Plans to deliver a revised farming system in England, transforming the way farmers are supported beyond Brexit, have been set out by the Government. Changes will come into force over a period of seven years to help farmers adapt and plan for a future outside the EU. The Government plans to introduce a new system, tailored to the interests of farmers and land managers, rewarding them for sustainable farming practices.
The changes will be designed to ensure that by 2028, farmers can sustainably produce healthy food profitably without subsidy, whilst taking steps to benefit the environment, improve animal health and welfare and reduce carbon emissions.
The ‘Path to Sustainable Farming’ document sets out more detail on the upcoming changes and what they will mean for farmers. The key changes include:
Investing in improving animal health and welfare, initially focusing on controlling or eradicating endemic diseases amongst cattle, pigs and sheep.
Reducing Direct Payments, starting from the 2021 Basic Payment Scheme year, with the money released being used to fund new grants and schemes to boost farmers’ productivity and reward environmental improvements.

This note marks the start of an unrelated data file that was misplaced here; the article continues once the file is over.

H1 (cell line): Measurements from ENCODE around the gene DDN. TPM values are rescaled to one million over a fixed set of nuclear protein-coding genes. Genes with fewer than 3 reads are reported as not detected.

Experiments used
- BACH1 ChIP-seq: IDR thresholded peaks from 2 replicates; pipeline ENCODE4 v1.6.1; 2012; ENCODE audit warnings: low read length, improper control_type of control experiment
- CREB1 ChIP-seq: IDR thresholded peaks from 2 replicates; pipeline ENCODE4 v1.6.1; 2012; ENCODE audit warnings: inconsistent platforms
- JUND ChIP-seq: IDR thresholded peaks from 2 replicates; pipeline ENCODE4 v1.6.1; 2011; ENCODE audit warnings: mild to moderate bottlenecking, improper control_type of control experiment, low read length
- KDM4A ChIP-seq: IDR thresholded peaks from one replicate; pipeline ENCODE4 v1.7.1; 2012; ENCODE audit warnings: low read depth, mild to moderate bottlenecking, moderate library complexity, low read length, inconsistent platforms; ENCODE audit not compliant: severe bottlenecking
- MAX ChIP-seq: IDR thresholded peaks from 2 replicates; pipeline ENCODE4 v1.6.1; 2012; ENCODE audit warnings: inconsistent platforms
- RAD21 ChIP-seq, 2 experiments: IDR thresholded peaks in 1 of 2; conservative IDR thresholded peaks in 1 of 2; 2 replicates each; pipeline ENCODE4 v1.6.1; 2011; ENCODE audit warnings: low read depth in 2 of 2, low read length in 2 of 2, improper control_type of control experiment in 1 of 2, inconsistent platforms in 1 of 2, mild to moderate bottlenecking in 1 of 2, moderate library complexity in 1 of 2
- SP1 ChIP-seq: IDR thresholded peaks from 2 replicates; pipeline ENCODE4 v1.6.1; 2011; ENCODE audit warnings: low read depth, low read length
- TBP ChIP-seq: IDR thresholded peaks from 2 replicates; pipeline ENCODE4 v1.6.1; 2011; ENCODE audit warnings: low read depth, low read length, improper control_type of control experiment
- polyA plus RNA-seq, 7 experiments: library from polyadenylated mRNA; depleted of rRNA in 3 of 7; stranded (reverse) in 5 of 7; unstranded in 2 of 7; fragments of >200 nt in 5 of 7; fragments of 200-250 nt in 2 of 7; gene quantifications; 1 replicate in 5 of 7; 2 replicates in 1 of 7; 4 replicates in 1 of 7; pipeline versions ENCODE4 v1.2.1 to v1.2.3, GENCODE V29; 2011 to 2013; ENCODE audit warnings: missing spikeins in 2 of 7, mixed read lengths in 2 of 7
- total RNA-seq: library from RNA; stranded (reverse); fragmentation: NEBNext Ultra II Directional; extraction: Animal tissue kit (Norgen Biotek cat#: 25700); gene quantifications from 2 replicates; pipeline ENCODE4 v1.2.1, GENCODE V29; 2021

Launching a Farming Investment Fund to support innovation and productivity. This scheme will open for applications in 2021, offering grants for equipment, technology and infrastructure for the future that will improve productivity and deliver environmental and other public benefits. The scheme will be formed of two strands; the Farming Equipment Technology Fund, which will offer small grants for the purchase of specified items and the Farming Transformation Fund, which will provide larger grants towards the cost of more substantial investments in equipment, technology or infrastructure.
The Government’s document also includes details of the proposed Environmental Land Management (ELM) Scheme, which aims to incentivise sustainable farming practices, create habitats for nature recovery and establish new woodland to help tackle climate change. ELM will consist of three components:
The Sustainable Farming Incentive, supporting approaches to farm husbandry that deliver for the environment, such as actions to improve soil health, hedgerows and integrated pest management.
Local Nature Recovery, which will pay for actions such as creating, managing or restoring habitats, natural flood management and species management.
Landscape Recovery, focusing on landscape and ecosystem recovery through projects looking to achieve large-scale forest and woodland creation, peatland restoration, or the creation and restoration of coastal habitats.
Work is ongoing to design the ELM scheme in collaboration with farmers and land managers and will continue next year, with the expected launch of a National Pilot in late 2021. Expressions of interest for the pilot are expected to open early next year.
Meanwhile, the Government also aims to simplify and improve existing schemes and their application processes further from January 2021 to reduce the burden on farmers.